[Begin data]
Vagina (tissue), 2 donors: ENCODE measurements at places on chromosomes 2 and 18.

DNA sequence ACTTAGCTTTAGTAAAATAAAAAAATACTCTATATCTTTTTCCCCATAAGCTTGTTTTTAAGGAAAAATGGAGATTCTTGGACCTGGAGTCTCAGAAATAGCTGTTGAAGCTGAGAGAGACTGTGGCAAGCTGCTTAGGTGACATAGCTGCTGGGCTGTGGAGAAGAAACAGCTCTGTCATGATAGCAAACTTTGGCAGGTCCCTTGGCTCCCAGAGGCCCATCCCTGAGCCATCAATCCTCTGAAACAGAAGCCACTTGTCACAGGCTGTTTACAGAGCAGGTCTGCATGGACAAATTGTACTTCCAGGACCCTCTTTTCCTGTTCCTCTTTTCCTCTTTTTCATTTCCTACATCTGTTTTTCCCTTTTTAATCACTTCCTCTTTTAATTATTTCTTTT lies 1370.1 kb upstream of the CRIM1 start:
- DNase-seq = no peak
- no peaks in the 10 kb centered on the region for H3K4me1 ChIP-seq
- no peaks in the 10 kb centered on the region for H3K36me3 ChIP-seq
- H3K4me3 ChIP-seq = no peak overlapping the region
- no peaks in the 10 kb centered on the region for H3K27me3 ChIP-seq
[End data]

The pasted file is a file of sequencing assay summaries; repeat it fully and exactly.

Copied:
Vagina (tissue), 2 donors: ENCODE measurements at places on chromosomes 2 and 18.

DNA sequence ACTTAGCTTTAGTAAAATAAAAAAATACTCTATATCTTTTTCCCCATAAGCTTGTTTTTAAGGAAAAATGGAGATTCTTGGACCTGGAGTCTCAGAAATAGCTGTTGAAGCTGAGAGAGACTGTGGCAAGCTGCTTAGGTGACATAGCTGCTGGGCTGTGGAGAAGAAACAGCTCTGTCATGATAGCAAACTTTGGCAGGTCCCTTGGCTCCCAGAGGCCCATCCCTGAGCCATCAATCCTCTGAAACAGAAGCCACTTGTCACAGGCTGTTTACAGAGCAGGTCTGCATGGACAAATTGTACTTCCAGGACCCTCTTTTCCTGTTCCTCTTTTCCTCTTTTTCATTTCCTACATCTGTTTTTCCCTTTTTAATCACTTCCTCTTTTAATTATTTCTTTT lies 1370.1 kb upstream of the CRIM1 start:
- DNase-seq = no peak
- no peaks in the 10 kb centered on the region for H3K4me1 ChIP-seq
- no peaks in the 10 kb centered on the region for H3K36me3 ChIP-seq
- H3K4me3 ChIP-seq = no peak overlapping the region
- no peaks in the 10 kb centered on the region for H3K27me3 ChIP-seq